SAN DIEGO — From pools to lakes to the ocean, water in San Diego is a big way of life. But each year drowning is a leading cause of unintentional death for young kids. Drowning is silent and can happen in as little as 30 seconds.
That is why it is so important to know how to swim, how to be safe around open water and how to know what to do if someone is drowning.
SDFD Fire Captain Alma Lowry joins our Laura Cavanaugh to share essential water safety tips to create a safer place for your children to swim so that you and your family can enjoy the summer San Diego fun.
Drowning can happen quickly and silently, but it can be preventable. Did you know that drowning can happen in less than two inches of water?
Constant visual supervision is critical when children are playing around any type of water. Home swimming pools are the most common way children ages 1-4 drown. If you have a pool or jacuzzi, make sure to have secure fencing and self-latching gates to block access to water.
It’s also essential to designate a Water Watcher to visually supervise the area. A Water Watcher is at least 16 years old, has the skills, knowledge and ability to recognize and rescue someone in distress.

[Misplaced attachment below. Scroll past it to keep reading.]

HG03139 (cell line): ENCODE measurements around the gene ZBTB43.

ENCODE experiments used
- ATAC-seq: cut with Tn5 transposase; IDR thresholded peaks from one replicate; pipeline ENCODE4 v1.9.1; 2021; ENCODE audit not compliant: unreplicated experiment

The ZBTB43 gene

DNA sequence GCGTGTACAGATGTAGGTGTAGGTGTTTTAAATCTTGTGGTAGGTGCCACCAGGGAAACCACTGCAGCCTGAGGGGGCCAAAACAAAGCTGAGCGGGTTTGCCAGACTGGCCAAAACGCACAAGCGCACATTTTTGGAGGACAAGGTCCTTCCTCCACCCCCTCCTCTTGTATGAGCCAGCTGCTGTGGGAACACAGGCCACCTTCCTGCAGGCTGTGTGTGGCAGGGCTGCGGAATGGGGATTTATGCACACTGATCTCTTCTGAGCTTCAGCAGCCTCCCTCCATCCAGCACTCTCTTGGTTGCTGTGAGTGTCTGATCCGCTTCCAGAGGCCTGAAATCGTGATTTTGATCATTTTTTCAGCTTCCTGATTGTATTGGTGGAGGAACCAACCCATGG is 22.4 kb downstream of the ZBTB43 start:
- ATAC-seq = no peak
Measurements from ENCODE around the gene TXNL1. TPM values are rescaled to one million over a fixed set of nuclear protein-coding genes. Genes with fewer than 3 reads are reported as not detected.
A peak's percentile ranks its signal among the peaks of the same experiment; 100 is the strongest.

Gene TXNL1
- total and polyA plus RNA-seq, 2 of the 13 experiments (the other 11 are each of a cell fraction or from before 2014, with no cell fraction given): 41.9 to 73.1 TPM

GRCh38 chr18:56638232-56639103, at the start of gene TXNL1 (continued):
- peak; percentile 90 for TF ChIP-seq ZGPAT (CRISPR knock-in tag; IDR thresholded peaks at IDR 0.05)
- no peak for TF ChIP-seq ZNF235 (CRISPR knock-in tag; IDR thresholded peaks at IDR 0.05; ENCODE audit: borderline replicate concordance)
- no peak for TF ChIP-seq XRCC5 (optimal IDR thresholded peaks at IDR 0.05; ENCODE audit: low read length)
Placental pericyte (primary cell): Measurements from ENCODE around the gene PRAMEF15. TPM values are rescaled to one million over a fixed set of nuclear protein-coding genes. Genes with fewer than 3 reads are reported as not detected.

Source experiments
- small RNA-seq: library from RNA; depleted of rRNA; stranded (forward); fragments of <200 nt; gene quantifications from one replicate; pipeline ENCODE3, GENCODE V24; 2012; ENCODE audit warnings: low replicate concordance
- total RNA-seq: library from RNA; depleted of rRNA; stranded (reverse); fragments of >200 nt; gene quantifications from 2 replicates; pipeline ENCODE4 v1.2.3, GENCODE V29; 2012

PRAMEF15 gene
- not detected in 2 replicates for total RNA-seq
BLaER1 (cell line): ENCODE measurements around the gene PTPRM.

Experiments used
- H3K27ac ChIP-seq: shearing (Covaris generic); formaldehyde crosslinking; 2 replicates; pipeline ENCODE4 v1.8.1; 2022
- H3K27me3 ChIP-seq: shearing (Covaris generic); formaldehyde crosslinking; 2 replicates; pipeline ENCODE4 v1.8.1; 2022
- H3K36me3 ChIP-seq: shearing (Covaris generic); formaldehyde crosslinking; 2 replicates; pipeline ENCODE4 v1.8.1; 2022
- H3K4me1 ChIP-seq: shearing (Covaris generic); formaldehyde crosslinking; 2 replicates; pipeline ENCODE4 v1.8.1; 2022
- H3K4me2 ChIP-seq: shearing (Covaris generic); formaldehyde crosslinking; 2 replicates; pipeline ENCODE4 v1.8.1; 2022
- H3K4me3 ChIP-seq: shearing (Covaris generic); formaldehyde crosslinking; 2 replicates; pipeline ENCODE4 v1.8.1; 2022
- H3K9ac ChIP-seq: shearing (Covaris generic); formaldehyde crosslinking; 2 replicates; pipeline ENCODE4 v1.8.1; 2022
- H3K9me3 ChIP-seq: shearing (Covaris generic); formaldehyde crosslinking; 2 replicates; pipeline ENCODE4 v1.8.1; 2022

Ideally, this person knows CPR and can call for emergency help. Lowry stresses how important it is to know how to swim and to teach your children to swim.
“If money is a barrier to entry for swim lessons, please don’t let that be,” said Lowry. “Go to sdswimsafer.org. There are multiple different scholarships available for all different kinds – mom and tot, teenagers, pre-teens, little ones. It’s never too late to learn how to swim.”
We live in a beautiful coastal community and we are surrounded by water. Understand the dangers of the uncontrolled environment.
“Drowning happens in seconds. It happens when you turn your back. It happens when you’re on your phone,” said Lowry.
Always keep eyes on your child, even at the beach. Check in with a lifeguard if you’re at the beach or bay. Follow red flag warnings and advisories about rip currents.
Never swim alone, even if you are a good swimmer and always swim with a buddy.
Find water safety activities, resource booths, refreshments and pool parties at a pool near you. Carmel Valley Pool is hosting an event for National Drowning Prevention Week on Saturday July 23.
Vista Terrace Pool is hosting a Dive-In Movie on August 5. All events are open to the public and free of charge.
We can enjoy all the summer fun San Diego has to offer when we put water safety first.
Find a local pool near you that provides swim lessons and submit a form to learn more about the City of San Diego’s free swimming lessons waiver program. You could save a life.
Learning water safety skills saves lives. For more information, visit www.sdswimsafer.org
Sponsored by: Prevent Drowning Foundation of San Diego